MILLBROOK FIRST NATION, N.S. — A First Nation in Nova Scotia has collaborated with a celebrity chef to create meal kits for band members that feature meat from nuisance deer shot by crossbow hunters.
Gerald Gloade, consultation manager with the Millbrook First Nation, near Truro, N.S., says the kits include three recipes and a spice rub created by Ray Bear, a celebrated Cree chef who is well known on the East Coast.
The 60 kits are composed of vegetables, flour, potatoes, butter, herbs and enough vacuum-sealed venison to make a stew with dumplings, a meat pie, and a deer meat roast — and each meal can feed four to six people.
"We recognize that food security really impacts everybody," Gloade said in an interview from the Millbrook Community Hall, about 90 kilometres north of Halifax. "We wanted something that could benefit everybody."
On Friday, the kits were packed for distribution in green bags that feature a logo — designed by Gloade — that says "Kwe Fresh." Kwe is the Mi'kmaq word for hello.
Fed up with nuisance white-tailed deer raiding gardens and colliding with vehicles, the Town of Truro hired four crossbow hunters last year to kill deer spotted inside town limits, where the use of firearms is banned.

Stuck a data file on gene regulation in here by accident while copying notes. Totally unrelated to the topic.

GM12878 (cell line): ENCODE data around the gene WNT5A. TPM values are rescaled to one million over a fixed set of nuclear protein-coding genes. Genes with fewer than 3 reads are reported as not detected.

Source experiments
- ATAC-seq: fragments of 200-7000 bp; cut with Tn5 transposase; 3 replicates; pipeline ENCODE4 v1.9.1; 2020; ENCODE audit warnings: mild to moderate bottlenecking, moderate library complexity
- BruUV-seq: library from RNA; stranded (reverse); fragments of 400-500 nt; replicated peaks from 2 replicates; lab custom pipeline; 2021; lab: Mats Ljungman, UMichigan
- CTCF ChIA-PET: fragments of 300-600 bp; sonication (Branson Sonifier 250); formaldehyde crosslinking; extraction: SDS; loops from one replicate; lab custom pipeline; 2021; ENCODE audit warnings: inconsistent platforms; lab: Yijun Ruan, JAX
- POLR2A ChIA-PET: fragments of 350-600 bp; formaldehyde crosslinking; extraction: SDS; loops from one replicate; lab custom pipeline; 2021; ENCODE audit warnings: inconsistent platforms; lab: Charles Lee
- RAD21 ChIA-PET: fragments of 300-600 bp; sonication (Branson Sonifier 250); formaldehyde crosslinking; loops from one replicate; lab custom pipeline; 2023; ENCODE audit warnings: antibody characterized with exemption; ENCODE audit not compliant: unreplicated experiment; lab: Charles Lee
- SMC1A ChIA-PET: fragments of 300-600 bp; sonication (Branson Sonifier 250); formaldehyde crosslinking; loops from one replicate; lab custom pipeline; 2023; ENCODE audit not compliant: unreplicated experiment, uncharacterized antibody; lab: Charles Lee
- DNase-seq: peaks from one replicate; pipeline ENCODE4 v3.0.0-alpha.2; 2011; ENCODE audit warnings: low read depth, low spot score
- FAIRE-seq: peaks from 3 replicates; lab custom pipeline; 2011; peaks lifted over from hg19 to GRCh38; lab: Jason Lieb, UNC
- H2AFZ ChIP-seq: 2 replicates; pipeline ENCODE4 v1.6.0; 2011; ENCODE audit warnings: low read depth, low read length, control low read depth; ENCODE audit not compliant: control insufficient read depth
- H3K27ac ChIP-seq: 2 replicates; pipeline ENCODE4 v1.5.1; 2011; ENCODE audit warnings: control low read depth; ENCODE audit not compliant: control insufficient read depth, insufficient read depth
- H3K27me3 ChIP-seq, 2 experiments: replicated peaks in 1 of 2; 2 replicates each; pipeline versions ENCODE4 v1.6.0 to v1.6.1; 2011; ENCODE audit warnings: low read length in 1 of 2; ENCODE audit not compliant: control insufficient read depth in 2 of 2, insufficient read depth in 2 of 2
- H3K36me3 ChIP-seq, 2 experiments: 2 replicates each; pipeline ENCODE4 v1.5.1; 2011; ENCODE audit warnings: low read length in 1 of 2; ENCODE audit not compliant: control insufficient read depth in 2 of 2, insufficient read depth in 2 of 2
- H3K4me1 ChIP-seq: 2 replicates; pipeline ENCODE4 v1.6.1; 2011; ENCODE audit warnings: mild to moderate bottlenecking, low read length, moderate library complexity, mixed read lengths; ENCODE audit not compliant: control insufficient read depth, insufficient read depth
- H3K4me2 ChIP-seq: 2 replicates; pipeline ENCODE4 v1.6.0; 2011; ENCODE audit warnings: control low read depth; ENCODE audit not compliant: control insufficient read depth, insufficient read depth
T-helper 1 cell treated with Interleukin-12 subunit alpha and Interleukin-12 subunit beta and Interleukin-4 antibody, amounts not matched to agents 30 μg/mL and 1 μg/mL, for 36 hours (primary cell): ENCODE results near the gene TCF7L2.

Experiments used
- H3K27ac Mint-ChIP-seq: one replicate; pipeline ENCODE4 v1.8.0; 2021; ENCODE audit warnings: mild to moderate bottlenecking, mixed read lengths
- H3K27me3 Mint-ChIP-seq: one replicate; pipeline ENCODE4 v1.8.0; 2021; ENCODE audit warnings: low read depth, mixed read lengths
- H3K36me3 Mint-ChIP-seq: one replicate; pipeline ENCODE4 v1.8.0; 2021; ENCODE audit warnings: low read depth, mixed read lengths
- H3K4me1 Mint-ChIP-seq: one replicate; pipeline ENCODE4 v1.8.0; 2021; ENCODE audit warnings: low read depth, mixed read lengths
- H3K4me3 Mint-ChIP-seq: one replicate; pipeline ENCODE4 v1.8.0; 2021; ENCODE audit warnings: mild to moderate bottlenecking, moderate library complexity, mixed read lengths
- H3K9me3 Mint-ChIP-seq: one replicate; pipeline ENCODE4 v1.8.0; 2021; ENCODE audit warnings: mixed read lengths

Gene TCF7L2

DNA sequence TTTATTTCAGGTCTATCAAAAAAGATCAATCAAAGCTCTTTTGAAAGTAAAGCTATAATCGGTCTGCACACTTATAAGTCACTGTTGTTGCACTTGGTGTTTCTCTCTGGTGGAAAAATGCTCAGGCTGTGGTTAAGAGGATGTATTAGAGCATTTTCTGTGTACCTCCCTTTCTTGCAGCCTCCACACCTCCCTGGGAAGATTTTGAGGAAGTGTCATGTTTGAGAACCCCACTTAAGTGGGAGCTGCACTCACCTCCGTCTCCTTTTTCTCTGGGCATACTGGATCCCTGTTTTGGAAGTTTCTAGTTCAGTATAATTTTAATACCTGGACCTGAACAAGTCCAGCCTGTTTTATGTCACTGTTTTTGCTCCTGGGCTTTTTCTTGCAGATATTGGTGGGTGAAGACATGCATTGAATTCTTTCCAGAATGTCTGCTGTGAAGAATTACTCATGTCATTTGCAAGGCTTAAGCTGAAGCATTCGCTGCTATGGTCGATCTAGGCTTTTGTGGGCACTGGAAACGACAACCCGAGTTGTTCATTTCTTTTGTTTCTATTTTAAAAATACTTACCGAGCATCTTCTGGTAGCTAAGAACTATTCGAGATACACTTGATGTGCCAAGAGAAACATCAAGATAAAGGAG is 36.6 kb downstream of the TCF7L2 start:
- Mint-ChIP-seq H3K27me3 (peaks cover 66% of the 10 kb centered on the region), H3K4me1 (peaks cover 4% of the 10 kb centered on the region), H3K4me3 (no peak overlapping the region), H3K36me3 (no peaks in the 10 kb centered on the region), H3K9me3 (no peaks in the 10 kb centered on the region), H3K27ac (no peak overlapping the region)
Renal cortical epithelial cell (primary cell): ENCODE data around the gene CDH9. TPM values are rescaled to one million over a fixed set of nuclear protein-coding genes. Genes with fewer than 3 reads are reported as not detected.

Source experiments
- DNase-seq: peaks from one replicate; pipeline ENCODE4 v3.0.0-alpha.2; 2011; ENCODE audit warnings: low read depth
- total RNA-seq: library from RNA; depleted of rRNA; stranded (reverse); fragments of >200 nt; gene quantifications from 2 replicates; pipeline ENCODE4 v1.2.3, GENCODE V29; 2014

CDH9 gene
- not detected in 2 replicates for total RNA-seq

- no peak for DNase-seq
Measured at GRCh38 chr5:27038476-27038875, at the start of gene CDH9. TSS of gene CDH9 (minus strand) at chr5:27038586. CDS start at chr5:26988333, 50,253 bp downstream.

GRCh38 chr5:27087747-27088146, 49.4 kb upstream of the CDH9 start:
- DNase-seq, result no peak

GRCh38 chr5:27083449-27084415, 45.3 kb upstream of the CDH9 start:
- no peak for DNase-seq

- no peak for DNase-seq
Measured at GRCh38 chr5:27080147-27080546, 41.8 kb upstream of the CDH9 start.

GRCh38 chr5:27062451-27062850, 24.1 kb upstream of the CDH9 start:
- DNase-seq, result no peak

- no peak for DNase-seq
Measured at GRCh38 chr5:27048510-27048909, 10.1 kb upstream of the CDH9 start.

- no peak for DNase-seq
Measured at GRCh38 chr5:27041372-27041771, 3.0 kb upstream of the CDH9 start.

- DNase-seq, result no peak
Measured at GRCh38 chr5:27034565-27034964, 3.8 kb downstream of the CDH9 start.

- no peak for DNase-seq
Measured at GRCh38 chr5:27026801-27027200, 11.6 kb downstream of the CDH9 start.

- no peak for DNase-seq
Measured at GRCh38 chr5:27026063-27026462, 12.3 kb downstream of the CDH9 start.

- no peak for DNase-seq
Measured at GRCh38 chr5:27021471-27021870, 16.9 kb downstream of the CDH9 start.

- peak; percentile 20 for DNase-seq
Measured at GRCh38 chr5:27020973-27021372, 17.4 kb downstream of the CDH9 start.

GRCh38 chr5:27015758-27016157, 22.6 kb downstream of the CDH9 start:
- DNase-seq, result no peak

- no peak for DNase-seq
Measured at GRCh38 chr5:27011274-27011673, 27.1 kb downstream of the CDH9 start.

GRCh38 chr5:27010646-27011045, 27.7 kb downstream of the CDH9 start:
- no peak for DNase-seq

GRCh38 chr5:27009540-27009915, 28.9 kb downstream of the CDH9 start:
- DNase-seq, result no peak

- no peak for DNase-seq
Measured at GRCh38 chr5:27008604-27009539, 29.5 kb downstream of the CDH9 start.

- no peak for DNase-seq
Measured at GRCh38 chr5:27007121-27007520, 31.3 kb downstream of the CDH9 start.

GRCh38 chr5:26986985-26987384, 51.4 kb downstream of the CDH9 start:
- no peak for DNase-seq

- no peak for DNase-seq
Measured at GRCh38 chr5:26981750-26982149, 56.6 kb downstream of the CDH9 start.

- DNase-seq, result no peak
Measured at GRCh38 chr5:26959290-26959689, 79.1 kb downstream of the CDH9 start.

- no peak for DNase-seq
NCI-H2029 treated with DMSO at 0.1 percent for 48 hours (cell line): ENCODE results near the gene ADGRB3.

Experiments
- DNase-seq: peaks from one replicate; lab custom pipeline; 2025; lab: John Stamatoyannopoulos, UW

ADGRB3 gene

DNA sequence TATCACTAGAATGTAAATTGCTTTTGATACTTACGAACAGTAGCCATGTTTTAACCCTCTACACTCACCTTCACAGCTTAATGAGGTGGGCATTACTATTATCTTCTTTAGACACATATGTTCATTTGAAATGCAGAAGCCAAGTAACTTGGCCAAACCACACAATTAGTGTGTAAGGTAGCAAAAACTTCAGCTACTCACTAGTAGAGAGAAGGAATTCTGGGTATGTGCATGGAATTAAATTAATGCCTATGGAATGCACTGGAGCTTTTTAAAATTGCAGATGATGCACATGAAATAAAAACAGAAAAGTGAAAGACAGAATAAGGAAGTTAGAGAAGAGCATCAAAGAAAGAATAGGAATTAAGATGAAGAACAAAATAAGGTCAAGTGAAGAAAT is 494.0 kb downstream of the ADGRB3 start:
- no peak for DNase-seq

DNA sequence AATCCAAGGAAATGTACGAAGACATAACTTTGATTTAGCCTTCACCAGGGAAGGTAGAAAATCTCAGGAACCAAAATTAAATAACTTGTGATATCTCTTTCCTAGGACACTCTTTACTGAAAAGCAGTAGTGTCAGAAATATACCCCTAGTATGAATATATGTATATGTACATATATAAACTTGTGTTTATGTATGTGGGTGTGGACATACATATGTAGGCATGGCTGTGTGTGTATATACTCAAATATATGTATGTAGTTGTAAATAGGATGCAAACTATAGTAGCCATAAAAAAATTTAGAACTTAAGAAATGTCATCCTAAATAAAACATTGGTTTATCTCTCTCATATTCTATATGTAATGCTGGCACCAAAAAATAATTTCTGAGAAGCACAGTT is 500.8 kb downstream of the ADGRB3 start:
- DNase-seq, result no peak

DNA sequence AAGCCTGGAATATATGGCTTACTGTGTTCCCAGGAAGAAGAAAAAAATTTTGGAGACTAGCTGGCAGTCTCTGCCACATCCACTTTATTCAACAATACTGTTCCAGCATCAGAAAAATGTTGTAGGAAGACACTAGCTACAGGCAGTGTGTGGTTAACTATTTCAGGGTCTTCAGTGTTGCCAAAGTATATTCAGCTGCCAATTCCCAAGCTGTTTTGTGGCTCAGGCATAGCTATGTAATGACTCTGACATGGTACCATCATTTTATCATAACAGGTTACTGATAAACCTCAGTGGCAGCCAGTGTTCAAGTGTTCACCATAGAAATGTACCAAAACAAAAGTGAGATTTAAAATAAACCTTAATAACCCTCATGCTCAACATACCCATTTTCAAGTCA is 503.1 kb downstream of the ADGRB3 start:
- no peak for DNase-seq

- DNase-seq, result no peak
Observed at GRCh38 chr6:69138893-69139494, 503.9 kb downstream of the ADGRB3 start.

In co-operation with the town, the Millbrook band implemented its own cull last year, which resulted in the killing of 12 deer around the First Nation territory. The frozen carcasses were given away for food.
After the first giveaway, Gloade says the band received calls from residents asking how to cook the meat and how to dial down its gamey taste. He says his wife came up with the meal kit idea, which was quickly embraced by the band council.
"Everybody totally loved the idea," he said, adding that First Nations hunters culled 24 nuisance deer this year.
In Truro, hunters brought in 34 deer, the meat of which was delivered to Feed Nova Scotia, the non-profit organization that distributes food to 140 food banks, shelters, soup kitchens and meal programs across the province.
Last year, town officials said they had spent years studying what to do about the large population of deer that keeps roaming through the town of 12,000. They produced public education campaigns to stop residents from handing out backyard goodies to the animals, but the deer kept coming.
The town has since set up designated hunting locations — each baited with apples — that are at least 800 metres from any schools or built-up areas. Each area has been set up so that any crossbow projectiles, known as bolts, will end up in the ground or nearby hay bales if they miss their target.
The two areas used by the First Nations hunters is also too close to a built-up area to use firearms.
This report by The Canadian Press was first published Dec. 8, 2023.
— By Michael MacDonald in Halifax.
The Canadian Press